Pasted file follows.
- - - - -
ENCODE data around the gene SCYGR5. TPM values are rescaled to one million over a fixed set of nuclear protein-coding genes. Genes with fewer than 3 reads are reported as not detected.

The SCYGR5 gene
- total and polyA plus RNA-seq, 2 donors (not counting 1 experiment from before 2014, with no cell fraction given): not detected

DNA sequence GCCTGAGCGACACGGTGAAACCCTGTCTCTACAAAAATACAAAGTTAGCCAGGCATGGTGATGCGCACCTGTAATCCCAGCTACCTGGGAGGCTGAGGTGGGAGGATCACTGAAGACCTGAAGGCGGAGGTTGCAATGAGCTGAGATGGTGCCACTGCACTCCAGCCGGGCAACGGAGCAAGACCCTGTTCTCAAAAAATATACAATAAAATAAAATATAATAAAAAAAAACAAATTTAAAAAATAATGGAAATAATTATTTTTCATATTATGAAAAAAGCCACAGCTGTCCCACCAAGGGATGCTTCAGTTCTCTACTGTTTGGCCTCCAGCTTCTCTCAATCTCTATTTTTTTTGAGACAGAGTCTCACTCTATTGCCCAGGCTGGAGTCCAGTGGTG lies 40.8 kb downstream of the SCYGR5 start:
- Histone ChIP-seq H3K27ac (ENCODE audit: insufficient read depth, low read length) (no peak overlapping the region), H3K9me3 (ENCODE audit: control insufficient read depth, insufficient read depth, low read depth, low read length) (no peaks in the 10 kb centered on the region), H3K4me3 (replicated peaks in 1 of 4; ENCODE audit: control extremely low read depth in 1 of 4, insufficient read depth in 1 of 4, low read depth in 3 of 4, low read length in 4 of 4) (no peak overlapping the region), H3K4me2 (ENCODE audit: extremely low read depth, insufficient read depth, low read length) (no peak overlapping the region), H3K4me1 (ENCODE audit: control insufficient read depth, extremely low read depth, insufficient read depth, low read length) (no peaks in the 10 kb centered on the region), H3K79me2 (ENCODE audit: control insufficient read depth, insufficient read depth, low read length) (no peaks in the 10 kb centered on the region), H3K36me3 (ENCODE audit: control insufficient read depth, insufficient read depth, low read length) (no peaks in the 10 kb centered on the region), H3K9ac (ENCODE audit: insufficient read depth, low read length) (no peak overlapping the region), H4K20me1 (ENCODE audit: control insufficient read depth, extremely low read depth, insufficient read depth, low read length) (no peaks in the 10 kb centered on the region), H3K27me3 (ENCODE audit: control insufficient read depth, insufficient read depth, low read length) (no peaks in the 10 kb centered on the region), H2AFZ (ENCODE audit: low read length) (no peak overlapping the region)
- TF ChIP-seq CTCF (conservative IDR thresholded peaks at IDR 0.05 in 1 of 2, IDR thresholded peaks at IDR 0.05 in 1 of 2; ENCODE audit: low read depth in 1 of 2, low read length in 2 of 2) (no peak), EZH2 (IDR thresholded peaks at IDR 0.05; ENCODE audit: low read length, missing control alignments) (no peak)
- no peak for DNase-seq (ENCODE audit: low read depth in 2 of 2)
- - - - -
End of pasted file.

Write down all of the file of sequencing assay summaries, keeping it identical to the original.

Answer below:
ENCODE data around the gene SCYGR5. TPM values are rescaled to one million over a fixed set of nuclear protein-coding genes. Genes with fewer than 3 reads are reported as not detected.

The SCYGR5 gene
- total and polyA plus RNA-seq, 2 donors (not counting 1 experiment from before 2014, with no cell fraction given): not detected

DNA sequence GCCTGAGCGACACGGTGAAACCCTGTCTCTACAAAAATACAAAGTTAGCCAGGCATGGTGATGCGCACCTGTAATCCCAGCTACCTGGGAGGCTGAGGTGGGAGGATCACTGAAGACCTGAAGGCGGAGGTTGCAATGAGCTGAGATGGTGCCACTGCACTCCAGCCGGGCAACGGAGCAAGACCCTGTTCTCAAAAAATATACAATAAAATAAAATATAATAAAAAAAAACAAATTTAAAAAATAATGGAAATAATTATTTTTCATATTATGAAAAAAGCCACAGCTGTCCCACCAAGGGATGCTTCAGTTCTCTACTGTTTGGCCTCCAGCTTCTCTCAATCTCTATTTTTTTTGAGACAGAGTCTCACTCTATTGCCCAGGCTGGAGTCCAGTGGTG lies 40.8 kb downstream of the SCYGR5 start:
- Histone ChIP-seq H3K27ac (ENCODE audit: insufficient read depth, low read length) (no peak overlapping the region), H3K9me3 (ENCODE audit: control insufficient read depth, insufficient read depth, low read depth, low read length) (no peaks in the 10 kb centered on the region), H3K4me3 (replicated peaks in 1 of 4; ENCODE audit: control extremely low read depth in 1 of 4, insufficient read depth in 1 of 4, low read depth in 3 of 4, low read length in 4 of 4) (no peak overlapping the region), H3K4me2 (ENCODE audit: extremely low read depth, insufficient read depth, low read length) (no peak overlapping the region), H3K4me1 (ENCODE audit: control insufficient read depth, extremely low read depth, insufficient read depth, low read length) (no peaks in the 10 kb centered on the region), H3K79me2 (ENCODE audit: control insufficient read depth, insufficient read depth, low read length) (no peaks in the 10 kb centered on the region), H3K36me3 (ENCODE audit: control insufficient read depth, insufficient read depth, low read length) (no peaks in the 10 kb centered on the region), H3K9ac (ENCODE audit: insufficient read depth, low read length) (no peak overlapping the region), H4K20me1 (ENCODE audit: control insufficient read depth, extremely low read depth, insufficient read depth, low read length) (no peaks in the 10 kb centered on the region), H3K27me3 (ENCODE audit: control insufficient read depth, insufficient read depth, low read length) (no peaks in the 10 kb centered on the region), H2AFZ (ENCODE audit: low read length) (no peak overlapping the region)
- TF ChIP-seq CTCF (conservative IDR thresholded peaks at IDR 0.05 in 1 of 2, IDR thresholded peaks at IDR 0.05 in 1 of 2; ENCODE audit: low read depth in 1 of 2, low read length in 2 of 2) (no peak), EZH2 (IDR thresholded peaks at IDR 0.05; ENCODE audit: low read length, missing control alignments) (no peak)
- no peak for DNase-seq (ENCODE audit: low read depth in 2 of 2)